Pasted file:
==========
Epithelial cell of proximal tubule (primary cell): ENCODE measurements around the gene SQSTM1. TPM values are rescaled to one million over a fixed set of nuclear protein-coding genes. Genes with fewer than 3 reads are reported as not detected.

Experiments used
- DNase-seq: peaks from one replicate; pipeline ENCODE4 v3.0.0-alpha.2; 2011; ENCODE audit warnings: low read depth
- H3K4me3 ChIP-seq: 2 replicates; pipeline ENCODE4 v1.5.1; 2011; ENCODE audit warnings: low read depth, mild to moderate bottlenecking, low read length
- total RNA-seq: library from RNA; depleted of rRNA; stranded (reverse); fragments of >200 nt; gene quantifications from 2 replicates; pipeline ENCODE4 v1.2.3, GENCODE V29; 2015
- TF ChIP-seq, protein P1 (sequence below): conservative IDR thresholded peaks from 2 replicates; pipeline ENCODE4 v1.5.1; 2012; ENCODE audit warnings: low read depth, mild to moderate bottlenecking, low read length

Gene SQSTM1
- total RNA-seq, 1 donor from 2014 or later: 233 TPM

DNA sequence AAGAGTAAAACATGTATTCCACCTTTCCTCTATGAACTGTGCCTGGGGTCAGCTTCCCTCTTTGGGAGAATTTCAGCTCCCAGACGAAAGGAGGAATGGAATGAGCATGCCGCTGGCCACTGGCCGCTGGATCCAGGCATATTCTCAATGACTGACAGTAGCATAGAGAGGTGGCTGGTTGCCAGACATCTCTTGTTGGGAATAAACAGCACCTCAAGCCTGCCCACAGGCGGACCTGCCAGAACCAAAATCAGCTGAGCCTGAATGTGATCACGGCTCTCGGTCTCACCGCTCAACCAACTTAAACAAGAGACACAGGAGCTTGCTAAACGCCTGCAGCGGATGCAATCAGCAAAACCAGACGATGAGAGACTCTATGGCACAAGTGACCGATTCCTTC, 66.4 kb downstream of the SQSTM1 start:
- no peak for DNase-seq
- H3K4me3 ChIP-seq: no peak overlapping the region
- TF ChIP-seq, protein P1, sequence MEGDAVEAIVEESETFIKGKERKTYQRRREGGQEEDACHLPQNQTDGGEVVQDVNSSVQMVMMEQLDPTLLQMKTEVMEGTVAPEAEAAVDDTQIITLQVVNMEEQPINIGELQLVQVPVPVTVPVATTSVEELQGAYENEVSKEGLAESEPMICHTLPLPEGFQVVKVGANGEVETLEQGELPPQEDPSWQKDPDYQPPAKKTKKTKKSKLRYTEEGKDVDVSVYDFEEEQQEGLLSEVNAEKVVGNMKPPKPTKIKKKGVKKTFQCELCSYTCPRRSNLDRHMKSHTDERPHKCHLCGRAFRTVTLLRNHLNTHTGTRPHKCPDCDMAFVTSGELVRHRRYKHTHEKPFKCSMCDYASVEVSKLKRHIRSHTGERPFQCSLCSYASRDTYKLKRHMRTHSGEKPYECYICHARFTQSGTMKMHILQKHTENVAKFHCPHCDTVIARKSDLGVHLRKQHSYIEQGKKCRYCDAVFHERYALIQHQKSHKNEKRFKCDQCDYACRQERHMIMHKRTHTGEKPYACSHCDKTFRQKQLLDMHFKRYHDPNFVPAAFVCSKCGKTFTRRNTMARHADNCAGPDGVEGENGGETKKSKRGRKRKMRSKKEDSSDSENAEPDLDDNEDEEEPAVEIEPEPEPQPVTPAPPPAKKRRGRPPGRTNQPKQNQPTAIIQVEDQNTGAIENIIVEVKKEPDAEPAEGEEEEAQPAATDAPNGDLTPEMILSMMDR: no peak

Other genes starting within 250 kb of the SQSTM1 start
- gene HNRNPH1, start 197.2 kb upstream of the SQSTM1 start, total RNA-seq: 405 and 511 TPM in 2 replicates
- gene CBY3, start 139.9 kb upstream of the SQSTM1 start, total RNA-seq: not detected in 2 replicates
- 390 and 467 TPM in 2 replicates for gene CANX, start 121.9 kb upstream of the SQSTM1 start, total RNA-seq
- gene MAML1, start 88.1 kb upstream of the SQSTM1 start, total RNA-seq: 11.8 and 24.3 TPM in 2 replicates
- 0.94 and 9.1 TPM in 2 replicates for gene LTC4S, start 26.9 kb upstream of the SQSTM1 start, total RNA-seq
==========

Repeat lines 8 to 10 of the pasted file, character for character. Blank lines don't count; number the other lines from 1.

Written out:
- total RNA-seq, 1 donor from 2014 or later: 233 TPM

DNA sequence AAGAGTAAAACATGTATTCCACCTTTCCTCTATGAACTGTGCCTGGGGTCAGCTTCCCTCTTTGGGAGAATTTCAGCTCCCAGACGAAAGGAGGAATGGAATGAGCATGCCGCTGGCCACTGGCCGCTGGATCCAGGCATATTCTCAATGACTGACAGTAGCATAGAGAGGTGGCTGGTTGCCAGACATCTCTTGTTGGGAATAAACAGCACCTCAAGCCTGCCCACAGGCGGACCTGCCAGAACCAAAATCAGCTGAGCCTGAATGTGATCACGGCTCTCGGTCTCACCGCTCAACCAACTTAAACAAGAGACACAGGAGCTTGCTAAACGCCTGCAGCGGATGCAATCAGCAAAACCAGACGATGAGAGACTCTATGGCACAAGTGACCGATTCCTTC, 66.4 kb downstream of the SQSTM1 start:
- no peak for DNase-seq